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Sex Transm Infect 82:iii45-iii50 doi:10.1136/sti.2006.020172

Projecting the demographic impact of AIDS and the number of people in need of treatment: updates to the Spectrum projection package

  1. J Stover1,
  2. N Walker2,
  3. N C Grassly3,
  4. M Marston4
  1. 1Futures Group, Glastonbury, CT, USA
  2. 2UNICEF, New York, NY, USA
  3. 3Imperial College, London, UK
  4. 4London School of Hygiene and Tropical Medicine, London, UK
  1. Correspondence to:
 MrJ Stover
 Futures Group, 80 Glastonbury Boulevard, Glastonbury, CT 06033, USA; JStover{at}FuturesGroup.com
  • Accepted 28 March 2006

Abstract

Background: In the Joint United Nations Programme on HIV/AIDS (UNAIDS) approach to HIV and AIDS estimates, estimates of adult prevalence produced by the Estimation and Projection Package (EPP) or the Workbook are transferred to Spectrum to estimate the consequences of the HIV/AIDS epidemic, including the number of people living with HIV by age and sex, new infections, AIDS deaths, AIDS orphans, treatment needs, and the impact of treatment on survival.

Methods: The UNAIDS Reference Group on Estimates, Models and Projections recommends updates to the methodology and assumptions based on the latest research findings and international policy and programme guidelines. The latest update to Spectrum has been used in the 2005 round of global estimates.

Results: Several new features have been added to Spectrum in the past two years. New patterns of the age distribution of prevalence over time are based on the latest survey data. A more detailed treatment of mother to child transmission of HIV is now based on information about current breastfeeding practices, treatment options offered to prevent mother to child transmission (PMTCT), infant feeding options, and the percentage or number of pregnant women accessing PMTCT services. A new section on child survival includes the effects of cotrimoxazole and ART on child survival. Projections can now be calibrated with national survey data. A new set of outputs is provided for all adults over the age of 15 in addition to the traditional 15–49 age group. New outputs are now available to show plausibility bounds and regional estimates for key indicators.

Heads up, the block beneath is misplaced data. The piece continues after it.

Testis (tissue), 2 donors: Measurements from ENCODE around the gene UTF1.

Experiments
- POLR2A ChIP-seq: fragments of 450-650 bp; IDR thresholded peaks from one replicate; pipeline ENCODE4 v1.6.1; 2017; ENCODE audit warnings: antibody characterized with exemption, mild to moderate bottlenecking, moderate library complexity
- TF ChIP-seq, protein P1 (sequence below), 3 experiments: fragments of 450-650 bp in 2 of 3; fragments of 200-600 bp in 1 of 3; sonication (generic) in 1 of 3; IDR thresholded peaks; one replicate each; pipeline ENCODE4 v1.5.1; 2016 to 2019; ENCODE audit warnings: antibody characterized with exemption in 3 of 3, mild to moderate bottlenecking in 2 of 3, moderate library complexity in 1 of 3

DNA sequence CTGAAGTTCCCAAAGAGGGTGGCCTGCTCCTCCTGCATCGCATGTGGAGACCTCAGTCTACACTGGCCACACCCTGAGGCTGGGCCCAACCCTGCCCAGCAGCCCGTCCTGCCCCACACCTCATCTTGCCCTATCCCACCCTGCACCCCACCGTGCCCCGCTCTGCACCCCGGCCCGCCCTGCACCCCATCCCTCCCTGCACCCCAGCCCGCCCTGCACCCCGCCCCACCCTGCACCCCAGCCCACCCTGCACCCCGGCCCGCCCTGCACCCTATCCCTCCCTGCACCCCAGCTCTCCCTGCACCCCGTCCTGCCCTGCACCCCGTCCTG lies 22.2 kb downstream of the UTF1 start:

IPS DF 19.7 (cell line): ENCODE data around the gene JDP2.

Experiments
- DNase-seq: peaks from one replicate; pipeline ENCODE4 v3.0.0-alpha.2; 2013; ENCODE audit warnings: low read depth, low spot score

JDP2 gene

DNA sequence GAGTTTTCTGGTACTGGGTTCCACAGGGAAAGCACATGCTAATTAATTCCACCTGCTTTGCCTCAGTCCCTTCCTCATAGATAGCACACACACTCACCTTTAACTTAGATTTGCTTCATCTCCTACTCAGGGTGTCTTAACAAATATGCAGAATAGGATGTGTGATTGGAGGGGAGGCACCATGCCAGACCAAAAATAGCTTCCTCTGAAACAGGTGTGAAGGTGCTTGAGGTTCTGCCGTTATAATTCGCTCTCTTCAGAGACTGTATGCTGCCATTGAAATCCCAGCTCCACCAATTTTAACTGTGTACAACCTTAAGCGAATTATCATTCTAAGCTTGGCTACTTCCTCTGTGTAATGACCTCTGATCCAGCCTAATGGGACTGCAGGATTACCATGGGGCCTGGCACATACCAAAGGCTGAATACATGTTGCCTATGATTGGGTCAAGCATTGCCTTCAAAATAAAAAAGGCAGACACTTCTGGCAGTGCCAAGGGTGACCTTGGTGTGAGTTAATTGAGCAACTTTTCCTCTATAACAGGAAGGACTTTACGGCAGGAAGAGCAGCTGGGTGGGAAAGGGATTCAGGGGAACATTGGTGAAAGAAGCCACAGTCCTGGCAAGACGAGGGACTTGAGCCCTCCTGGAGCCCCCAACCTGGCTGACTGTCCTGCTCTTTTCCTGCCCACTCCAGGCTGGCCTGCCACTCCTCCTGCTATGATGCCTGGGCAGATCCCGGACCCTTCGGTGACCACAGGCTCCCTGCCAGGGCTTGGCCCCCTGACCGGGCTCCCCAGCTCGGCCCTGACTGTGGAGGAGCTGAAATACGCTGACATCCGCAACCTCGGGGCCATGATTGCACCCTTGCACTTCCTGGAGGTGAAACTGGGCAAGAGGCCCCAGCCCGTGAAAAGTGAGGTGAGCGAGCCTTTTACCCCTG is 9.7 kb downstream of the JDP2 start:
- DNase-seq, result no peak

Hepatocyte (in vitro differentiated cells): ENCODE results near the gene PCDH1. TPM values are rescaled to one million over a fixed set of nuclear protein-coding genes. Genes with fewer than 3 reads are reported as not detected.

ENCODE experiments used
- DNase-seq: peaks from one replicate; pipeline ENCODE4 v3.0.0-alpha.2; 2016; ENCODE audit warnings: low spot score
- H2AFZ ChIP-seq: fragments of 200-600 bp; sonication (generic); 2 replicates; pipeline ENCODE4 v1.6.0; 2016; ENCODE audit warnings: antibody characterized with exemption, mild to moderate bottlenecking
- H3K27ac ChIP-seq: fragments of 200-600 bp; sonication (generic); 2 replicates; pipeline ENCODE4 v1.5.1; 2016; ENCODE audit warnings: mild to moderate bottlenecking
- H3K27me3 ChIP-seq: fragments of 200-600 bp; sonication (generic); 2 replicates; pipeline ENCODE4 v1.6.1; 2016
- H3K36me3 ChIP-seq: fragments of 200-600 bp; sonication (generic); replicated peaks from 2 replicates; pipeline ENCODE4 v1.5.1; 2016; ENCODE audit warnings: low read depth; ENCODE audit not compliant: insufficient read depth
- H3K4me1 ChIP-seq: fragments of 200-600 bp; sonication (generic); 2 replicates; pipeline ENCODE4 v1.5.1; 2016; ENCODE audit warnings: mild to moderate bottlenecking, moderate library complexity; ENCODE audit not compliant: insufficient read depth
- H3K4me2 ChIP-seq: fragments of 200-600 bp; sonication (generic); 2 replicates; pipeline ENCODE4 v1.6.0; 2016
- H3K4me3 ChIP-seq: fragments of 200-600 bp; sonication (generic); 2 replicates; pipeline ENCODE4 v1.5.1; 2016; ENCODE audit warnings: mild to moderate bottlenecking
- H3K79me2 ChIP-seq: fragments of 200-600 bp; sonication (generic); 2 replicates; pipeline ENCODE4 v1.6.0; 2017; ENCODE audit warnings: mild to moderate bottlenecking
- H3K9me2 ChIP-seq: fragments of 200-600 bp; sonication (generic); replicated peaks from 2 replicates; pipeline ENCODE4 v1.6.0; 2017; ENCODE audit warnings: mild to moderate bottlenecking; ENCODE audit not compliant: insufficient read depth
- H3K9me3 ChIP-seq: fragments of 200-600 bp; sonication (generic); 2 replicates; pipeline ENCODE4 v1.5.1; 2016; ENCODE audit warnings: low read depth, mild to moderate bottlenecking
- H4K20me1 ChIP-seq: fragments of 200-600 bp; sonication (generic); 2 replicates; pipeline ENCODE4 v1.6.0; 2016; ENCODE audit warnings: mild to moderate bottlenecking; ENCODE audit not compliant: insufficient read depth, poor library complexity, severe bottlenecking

Conclusions: The latest update to the Spectrum program is intended to incorporate the latest research findings and provide new outputs needed by national and international planners.

Footnotes

  • Competing interests: none.

  • Edited by Peter Ghys, Neff Walker, Helen Ward and Rob Miller